A week around the Eternal City: Rome, Italy

Mr. Chuckles recently made us a delicious carbonara, which brought back memories of our trip to Italy last summer. This was kind of a milestone trip for a couple reasons: it was the first long distance trip that Mr. Chuckles and I went on together, and it was the first time that I had self-planned a trip outside of North America.

We spent a week in Italy, basing ourselves in Rome, the Eternal City. We stayed at Ripetta 25, an apartment style hotel with only 8 or so rooms. We really liked this place. It was located on a quieter block but still within easy walking distance to several attractions. It was also just a few minutes away from the subway station, but we mostly walked everywhere in Rome.

Day 1: Roma, we have landed

Our 9 hour overnight flight landed mid-morning in Rome. It took us a solid hour to get out of the airport with the long customs line and baggage pick up. Our hotel arranged a private airport transfer for us, so we had an easy ride over to the accommodation. We were feeling pretty gross after the flight so ended up grabbing some pizza down the street and then going back to our room for an afternoon nap.

Once refreshed, we spent the evening walking around the area and had a nice dinner at Retrobottega. Overall a chill arrival day.

Day 2: Pantheon and Roman Forum

This happened to be the first Sunday of the month, when there is free admission to the publicly owned museums and monuments in Rome. We decided to start with the Pantheon, a former Roman Pagan temple turned modern day church. An architectural highlight of the Pantheon is its interior dome which measures 43 metres high and wide. It was the inspiration for many domes that came later, including the one at St. Peter’s Basilica. In the middle is an oculus, which is the only source of natural light coming into the building. You’re supposed to look up and contemplate the heavens.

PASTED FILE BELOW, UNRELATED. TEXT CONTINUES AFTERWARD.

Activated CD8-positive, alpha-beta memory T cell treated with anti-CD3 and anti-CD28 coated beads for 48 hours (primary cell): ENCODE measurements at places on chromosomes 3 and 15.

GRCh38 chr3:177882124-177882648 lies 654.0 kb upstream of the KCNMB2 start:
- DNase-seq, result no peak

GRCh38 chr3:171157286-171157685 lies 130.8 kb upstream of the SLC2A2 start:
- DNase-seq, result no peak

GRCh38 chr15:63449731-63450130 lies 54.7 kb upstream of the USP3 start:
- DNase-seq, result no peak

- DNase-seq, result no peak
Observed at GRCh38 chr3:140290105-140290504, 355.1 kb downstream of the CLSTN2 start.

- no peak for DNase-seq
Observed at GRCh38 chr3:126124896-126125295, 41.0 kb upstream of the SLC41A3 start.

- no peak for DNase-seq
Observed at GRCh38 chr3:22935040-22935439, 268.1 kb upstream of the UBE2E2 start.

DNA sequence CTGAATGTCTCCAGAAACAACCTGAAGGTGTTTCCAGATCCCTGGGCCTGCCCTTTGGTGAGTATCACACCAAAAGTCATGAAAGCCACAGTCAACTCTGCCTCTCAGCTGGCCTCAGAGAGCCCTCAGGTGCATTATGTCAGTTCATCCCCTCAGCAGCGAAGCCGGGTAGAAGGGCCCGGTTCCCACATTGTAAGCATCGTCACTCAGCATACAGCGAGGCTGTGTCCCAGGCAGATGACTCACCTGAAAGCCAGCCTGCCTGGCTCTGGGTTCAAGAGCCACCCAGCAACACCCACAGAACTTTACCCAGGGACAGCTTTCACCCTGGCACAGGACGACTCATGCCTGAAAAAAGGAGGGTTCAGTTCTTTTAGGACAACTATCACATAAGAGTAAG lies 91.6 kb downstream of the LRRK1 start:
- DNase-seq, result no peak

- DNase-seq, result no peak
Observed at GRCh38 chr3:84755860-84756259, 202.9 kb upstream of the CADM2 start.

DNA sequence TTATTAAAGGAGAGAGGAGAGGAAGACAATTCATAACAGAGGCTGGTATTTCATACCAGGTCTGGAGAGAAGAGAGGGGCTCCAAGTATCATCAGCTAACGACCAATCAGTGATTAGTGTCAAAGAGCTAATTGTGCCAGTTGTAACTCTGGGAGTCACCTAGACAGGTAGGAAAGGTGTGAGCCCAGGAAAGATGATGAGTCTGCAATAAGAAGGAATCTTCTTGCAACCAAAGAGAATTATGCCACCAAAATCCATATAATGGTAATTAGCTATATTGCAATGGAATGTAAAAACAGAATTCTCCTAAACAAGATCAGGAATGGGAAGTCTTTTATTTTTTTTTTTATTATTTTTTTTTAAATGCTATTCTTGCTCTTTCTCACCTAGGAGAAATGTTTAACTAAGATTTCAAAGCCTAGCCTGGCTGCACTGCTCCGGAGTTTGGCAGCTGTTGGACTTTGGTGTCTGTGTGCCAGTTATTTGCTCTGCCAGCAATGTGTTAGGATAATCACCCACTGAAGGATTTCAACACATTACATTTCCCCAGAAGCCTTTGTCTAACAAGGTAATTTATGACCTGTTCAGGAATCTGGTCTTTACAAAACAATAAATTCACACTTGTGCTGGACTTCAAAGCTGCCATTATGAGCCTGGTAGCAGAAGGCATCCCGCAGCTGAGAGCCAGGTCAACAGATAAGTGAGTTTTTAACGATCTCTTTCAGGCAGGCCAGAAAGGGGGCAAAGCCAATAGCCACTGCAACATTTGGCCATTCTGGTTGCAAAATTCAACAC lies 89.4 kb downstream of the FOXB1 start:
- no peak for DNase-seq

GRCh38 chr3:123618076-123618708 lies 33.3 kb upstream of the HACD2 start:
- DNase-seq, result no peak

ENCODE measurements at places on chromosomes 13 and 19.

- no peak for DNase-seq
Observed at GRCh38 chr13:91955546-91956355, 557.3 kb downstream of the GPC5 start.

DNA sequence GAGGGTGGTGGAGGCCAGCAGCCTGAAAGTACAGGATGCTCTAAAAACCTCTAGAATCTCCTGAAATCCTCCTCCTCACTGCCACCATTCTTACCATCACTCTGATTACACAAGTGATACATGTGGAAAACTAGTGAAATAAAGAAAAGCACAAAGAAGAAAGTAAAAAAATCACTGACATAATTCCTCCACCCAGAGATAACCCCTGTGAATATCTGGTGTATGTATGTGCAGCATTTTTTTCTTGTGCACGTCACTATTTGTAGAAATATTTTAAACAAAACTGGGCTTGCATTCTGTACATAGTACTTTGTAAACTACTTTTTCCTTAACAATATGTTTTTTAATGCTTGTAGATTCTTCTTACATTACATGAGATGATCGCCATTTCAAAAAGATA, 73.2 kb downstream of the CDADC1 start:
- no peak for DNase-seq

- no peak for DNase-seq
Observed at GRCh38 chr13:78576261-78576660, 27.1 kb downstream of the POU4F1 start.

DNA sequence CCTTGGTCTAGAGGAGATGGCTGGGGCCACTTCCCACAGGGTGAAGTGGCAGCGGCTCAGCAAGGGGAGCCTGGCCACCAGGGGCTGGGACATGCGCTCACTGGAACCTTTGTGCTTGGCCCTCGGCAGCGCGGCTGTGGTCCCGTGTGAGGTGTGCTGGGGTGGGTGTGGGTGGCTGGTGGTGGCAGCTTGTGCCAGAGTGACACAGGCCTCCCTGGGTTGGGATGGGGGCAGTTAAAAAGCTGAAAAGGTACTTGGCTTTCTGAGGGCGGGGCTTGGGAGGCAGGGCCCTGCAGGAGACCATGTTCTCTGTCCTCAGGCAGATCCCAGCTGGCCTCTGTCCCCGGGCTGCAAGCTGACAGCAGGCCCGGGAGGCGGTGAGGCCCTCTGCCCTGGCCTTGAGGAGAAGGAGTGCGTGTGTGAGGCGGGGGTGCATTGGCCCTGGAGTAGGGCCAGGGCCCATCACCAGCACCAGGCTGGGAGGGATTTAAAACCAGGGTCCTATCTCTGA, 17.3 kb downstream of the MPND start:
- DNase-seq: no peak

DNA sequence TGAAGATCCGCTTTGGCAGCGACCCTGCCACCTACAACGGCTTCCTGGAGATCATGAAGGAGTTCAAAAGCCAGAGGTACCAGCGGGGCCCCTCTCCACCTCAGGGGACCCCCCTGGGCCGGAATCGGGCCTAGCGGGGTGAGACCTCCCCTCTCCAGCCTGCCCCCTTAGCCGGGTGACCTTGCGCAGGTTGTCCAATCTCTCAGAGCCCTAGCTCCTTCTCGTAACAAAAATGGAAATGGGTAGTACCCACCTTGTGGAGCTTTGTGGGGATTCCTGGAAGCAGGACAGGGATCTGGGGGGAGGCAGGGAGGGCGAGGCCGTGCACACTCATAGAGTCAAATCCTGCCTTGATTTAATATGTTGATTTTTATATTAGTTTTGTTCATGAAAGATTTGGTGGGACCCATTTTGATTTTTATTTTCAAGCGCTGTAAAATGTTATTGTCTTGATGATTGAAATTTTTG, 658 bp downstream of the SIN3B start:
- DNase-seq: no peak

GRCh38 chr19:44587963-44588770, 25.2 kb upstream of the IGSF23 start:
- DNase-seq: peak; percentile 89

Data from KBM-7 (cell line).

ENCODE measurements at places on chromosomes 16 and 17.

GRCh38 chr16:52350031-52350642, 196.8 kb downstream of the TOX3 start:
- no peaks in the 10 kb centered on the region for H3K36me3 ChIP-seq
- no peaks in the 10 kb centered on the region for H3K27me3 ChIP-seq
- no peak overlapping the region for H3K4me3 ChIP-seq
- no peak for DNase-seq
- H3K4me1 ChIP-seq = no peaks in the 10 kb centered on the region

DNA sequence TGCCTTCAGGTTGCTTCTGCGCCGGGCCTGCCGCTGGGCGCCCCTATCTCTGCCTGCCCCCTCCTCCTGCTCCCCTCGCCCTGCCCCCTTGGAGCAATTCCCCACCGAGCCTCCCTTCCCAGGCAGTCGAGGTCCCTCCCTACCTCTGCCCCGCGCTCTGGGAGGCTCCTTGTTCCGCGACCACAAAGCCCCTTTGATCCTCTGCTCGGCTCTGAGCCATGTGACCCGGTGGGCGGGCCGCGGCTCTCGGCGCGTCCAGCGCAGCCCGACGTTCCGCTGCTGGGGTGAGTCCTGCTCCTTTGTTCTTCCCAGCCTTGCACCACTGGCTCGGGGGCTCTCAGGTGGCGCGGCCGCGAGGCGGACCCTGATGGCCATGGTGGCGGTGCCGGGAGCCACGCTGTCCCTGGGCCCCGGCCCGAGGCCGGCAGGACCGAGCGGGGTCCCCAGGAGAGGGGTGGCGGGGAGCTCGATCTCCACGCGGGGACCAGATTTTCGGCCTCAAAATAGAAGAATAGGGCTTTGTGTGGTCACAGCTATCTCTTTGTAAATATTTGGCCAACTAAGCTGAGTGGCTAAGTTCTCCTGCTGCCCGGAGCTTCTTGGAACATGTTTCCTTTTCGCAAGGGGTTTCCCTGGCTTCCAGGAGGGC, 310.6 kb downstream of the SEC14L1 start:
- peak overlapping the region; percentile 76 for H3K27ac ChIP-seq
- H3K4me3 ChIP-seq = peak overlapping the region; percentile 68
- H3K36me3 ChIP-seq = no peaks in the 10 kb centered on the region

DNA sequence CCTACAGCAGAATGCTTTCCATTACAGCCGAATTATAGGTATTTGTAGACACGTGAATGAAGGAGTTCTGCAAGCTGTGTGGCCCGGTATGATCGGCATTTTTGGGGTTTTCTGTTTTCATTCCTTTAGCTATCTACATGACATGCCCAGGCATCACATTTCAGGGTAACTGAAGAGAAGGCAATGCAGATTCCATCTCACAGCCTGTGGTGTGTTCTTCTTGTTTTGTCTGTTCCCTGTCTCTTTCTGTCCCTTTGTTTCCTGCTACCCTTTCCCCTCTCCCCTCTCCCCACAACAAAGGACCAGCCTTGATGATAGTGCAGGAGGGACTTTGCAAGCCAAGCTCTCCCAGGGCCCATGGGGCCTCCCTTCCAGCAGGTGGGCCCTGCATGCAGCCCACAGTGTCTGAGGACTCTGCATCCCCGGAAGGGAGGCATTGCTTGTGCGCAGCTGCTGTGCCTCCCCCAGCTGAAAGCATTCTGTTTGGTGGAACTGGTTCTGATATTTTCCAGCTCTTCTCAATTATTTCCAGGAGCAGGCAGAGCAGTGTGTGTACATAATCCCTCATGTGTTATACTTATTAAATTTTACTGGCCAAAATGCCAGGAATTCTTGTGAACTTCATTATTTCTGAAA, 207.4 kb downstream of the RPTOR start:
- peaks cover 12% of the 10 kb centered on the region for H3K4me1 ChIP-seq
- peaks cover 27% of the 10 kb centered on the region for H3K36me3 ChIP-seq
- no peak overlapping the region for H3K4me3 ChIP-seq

Our afternoon was spent exploring the Roman Forum and Palatine Hill. In lieu of a guided tour, I downloaded the Rick Steves audio tours (they’re free!).

Day 3: Trastevere, food tour, Colosseum

We went on a food tour with Eating Europe (then known as Eating Italy) in the neighbourhood of Trastevere, just west of the Tiber river. The area has a bohemian feel, where you can find lots of trattorias and artisan shops. Along with our small group including a couple Americans, Australians, and a fellow Canadian, we traversed the streets of Trastevere in search of local eats. We tried a bunch of stuff, all of which was good, and actually ended up going back to a couple spots from the tour later on in our trip.

After filling our stomachs to the point of near explosion, we visited the Colosseum. We had skipped this on ‘free Sunday’ since we heard that the crowds are pretty insane. At the time we visited, it wasn’t bad at all. We only missed seeing the catacombs since you need to join a tour for that, and those were all booked up months in advance.

Day 4: Pompeii ruins and Mount Vesuvius

For our first day trip out of Rome, we joined a big bus tour with City Wonders to Pompeii and Mount Vesuvius. They drove us up to the Pompeii site where we went on a guided tour through the ruins, and then we took a walk up Mount Vesuvius, the volcano that erupted during the massive disaster in AD 79. Nice view from up top.